Overall prices of goods in UK retailers fell by 1.9 per cent in April, with deflation in the electricals category reaching 5.4 per cent.
While deflation in electricals did slow for the third consecutive month, falling from 5.7 per cent in March, it hasn’t been lower since August 2014. The drop was driven by the household appliances category which reported a sharp deceleration in its deflation rate, with deflation in the audio and visual equipment sector too.
According to the BRC-Nielsen Shop Price Index (SPI), overall shop price deflation in the UK remains in line with the three-month average and above the six-month average of 1.7 per cent. Both food and non-food prices remained lower than they were a year ago, the latter reporting its 25th consecutive month of deflation.
Furthermore, the Consumer Price Index, the UK’s headline rate of inflation, was widely expected to fall into deflation in March, however it held its ground at zero for the second consecutive month.
Consumer Confidence as measured by GfK was unchanged at +4 in April, which has widely been seen as positive against the backdrop of an uncertain outcome in tomorrow’s General Election.
"Whatever the outcome is, confidence is in a much better place than it was five years ago, when it was a staggering 20 points lower. The purchasing power of consumers is likely to improve further in the coming months with real incomes rising and healthy conditions in the labour market likely to boost household spending this year. Retailers will be doing all they can to help consumers budgets go further," said the Thomson Reuters/CoreCommodity CRB Index in a statement.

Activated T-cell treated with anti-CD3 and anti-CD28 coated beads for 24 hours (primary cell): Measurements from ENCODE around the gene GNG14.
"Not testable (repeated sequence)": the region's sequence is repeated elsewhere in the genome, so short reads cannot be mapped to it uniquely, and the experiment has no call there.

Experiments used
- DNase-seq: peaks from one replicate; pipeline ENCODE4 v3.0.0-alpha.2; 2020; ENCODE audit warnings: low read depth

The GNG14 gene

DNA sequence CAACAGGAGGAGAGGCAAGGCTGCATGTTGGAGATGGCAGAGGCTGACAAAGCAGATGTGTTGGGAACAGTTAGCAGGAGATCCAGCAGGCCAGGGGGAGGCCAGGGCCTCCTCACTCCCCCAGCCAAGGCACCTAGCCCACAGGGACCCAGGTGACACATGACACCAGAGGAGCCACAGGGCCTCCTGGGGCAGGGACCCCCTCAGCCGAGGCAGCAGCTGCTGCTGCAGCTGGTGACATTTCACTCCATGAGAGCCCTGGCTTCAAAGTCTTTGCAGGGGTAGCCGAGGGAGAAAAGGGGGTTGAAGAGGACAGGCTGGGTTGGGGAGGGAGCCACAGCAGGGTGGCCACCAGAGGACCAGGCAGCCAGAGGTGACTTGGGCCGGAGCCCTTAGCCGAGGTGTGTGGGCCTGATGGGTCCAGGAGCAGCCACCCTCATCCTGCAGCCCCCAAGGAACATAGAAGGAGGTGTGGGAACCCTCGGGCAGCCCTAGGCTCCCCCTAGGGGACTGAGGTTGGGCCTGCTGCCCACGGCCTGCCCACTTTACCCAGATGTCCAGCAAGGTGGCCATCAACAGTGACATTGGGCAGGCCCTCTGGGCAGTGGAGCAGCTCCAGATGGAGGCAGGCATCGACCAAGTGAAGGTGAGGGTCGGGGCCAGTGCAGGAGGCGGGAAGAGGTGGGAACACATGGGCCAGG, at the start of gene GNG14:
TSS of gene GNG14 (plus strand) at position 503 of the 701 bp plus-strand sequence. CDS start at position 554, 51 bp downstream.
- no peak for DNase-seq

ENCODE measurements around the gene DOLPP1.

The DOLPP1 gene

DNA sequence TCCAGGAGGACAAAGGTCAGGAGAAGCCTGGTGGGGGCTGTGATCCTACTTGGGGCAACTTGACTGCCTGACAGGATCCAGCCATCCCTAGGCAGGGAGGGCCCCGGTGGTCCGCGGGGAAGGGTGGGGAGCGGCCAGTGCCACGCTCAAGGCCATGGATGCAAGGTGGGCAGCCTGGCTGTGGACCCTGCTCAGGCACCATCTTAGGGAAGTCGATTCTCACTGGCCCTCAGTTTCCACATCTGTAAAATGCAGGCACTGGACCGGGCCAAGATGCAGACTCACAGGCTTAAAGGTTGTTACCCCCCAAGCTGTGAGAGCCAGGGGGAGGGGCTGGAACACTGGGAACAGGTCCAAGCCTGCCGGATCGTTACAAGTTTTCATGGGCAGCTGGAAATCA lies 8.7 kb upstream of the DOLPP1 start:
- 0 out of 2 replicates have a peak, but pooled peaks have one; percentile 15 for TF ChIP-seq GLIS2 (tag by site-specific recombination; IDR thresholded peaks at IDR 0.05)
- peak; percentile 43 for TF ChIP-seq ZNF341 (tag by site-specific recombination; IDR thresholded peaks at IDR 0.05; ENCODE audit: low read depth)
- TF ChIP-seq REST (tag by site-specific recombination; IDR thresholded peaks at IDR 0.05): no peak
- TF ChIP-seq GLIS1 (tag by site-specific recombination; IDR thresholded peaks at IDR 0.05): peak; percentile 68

BRC Director General, Helen Dickinson, said: “Prices in Britain’s shops continue to fall, this month by 1.9 per cent. The falling prices of non-food goods slowed down very slightly, whilst offering up great deals in clothing, electricals, books, stationery, home entertainment, DIY, gardening and hardware.
"April saw the 24th consecutive month of falling shop prices and the 25th consecutive month of falling non-food prices. These trends help to illustrate how retail has helped the consumer keep the cost of living down in recent years.
Mike Watkins, Head of Retailer and Business Insight at Nielsen, added: “The challenge for retailers is that despite consumer confidence being back to pre-recession levels, many households are still cautious about spending, and for those with more disposable income, some appear to be spending a little more outside of retail, for example on leisure and entertainment. So we anticipate promotions continuing over the summer months to help the momentum in retail sales.”
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